Trauma: What You Need To Know

What Is Trauma?

According to an article in Psychology Today, “Trauma is a person’s emotional response to a distressing experience.” That’s a simple enough definition, and it certainly captures the essence of what trauma is, but to truly grasp how trauma develops and what its consequences are, we need to delve a little deeper. Suffice it to say that trauma is oftentimes consequent of experiencing first- or second-hand events that undermine our sense of security and control. We are subject to, or witness, something that is harrowing and leaves us feeling vulnerable to threats we perceive ourselves as helpless against.

So, what exactly is meant by a “distressing experience?” Certainly, different types of events will have varying impacts on the myriad people who endure them, but here’s a list, widely accepted within the mental health community, of events that commonly lead to trauma:

  • War
  • Violence
  • Abuse (physical, sexual, and verbal)
  • Serious illness
  • Sudden loss
  • Natural disasters
  • Severe accidents
  • Neglect

It’s totally understandable that anybody subjected to domestic violence, the loss of a loved one, or a diagnosis of cancer would feel that the world can become a powerfully dangerous place at any time, because it can. As well, seeing as how there’s only so much any of us can do to protect ourselves against wars or hurricanes or drunk drivers, a sense of acute vulnerability can creep into our psyches and cripple our ability to go about our daily lives.

Three Primary Types of Trauma

There are three primary types of trauma that people are susceptible to and knowing which one you’re in the grip of helps in treating it.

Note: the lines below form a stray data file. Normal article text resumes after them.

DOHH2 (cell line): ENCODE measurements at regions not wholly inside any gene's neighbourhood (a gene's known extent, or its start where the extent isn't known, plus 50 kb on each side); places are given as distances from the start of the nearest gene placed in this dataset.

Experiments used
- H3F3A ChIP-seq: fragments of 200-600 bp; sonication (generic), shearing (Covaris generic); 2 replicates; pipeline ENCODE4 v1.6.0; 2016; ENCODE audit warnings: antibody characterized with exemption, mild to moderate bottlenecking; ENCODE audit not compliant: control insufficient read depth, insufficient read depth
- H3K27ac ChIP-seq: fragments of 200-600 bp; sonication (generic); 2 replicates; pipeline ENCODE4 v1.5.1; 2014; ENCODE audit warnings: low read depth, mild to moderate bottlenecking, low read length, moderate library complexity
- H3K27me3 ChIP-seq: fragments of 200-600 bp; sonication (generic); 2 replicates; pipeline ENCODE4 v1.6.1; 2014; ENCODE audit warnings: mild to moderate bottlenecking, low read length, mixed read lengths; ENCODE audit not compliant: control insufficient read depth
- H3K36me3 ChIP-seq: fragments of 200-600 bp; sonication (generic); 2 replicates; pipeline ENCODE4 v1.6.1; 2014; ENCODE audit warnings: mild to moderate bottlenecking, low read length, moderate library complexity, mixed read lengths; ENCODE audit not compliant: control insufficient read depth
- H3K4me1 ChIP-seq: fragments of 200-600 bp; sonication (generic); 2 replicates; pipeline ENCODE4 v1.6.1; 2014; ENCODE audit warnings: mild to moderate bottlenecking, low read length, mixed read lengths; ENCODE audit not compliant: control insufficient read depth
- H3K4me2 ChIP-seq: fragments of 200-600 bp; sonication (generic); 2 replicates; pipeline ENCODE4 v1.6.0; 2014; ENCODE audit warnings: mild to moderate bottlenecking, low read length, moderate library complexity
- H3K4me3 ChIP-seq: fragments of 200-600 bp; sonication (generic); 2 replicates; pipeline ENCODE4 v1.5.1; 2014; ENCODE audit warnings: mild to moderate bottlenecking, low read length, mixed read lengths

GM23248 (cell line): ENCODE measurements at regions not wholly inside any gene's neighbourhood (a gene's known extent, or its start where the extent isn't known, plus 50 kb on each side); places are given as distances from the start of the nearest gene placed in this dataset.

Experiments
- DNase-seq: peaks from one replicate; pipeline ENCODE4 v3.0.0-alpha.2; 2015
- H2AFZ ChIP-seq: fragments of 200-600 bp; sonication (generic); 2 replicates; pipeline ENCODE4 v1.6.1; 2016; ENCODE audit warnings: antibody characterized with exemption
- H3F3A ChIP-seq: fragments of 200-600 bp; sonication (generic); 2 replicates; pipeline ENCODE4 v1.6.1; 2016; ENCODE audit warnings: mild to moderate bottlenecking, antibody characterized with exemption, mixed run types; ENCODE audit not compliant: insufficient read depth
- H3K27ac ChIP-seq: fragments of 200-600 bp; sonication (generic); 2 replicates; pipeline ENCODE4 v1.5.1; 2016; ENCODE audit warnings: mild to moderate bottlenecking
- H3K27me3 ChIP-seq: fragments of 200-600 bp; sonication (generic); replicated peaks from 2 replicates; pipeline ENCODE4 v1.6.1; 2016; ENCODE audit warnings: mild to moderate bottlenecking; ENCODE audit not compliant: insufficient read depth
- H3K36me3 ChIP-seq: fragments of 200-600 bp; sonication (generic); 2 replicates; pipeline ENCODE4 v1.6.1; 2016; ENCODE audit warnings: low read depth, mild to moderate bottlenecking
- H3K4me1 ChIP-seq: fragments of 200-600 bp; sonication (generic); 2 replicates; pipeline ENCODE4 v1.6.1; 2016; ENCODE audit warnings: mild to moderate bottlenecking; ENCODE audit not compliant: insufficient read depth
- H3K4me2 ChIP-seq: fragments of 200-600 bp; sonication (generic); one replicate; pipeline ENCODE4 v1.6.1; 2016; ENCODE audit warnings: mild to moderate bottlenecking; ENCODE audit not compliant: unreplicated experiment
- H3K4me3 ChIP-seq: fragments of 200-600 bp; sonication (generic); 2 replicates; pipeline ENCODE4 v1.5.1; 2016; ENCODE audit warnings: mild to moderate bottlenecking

1. Acute Trauma

Acute trauma can lead to what’s known as acute stress disorder and occurs immediately after a one-time traumatic event. An example would be the death of a close friend. Acute trauma is typically short-term.

  1. Chronic Trauma

Chronic trauma results from numerous traumatic events that an individual is subject to, whether of the same nature or different. An example of a like-kind traumatic event would be repeated bullying at school, while an illustration of varietal events would be domestic violence, plus a car accident, in addition to a medical diagnosis of a tumor, but in no particular order.

  1. Complex Trauma

Complex trauma is similar to chronic trauma in that it arises from exposure to repeated traumatic events. However, the difference is that complex trauma is oftentimes interpersonal in nature, and there seems to be no escape from it. An example would be severe neglect of a child by a parent.

Symptoms of Psychological Trauma

Individual human beings are unique, so it comes as no surprise that we all react to traumatic events in different ways. There’s no right or wrong way to respond to harmful incidents. Whereas some people unconsciously blunt the emotional impact of such events and move on with their lives, others are affected deeply and are unable to cope in constructive ways. There’s no right or wrong in how we deal with the stuff that life throws at us. However, some strategies are healthier than others. The first step in working through the trauma, though, is realizing that we’re affected by it at all. Below is a list of the main symptoms of psychological trauma.

  • Guilt or shame
  • Inability to concentrate
  • Sadness or hopelessness
  • Fatigue
  • Easily agitated
  • Muscle tension
  • Withdrawing from others
  • Difficulty sleeping
  • Anxiety
  • Accelerated heartbeat

Is There Hope for Trauma Sufferers?

Suffering from the psychological impact of traumatic events can wear down a person both emotionally and physically. But please know you can make a positive change in your life. There are ways to successfully treat trauma, even in its most severe forms.

If you’ve been subject to traumatic events, whether in the distant or recent past, and recognize that you’re experiencing any of the above-listed symptoms on a regular basis, it’s probably time to seek professional help. Fortunately, many therapists offer sessions online, so you won’t have to leave your home to get the help you need. Find a therapist who seems like a good fit for you, someone you feel you can trust and confide in, and give them a call or send them an email. The sooner you reach out for help, the faster you can make changes toward feeling and living the way you want.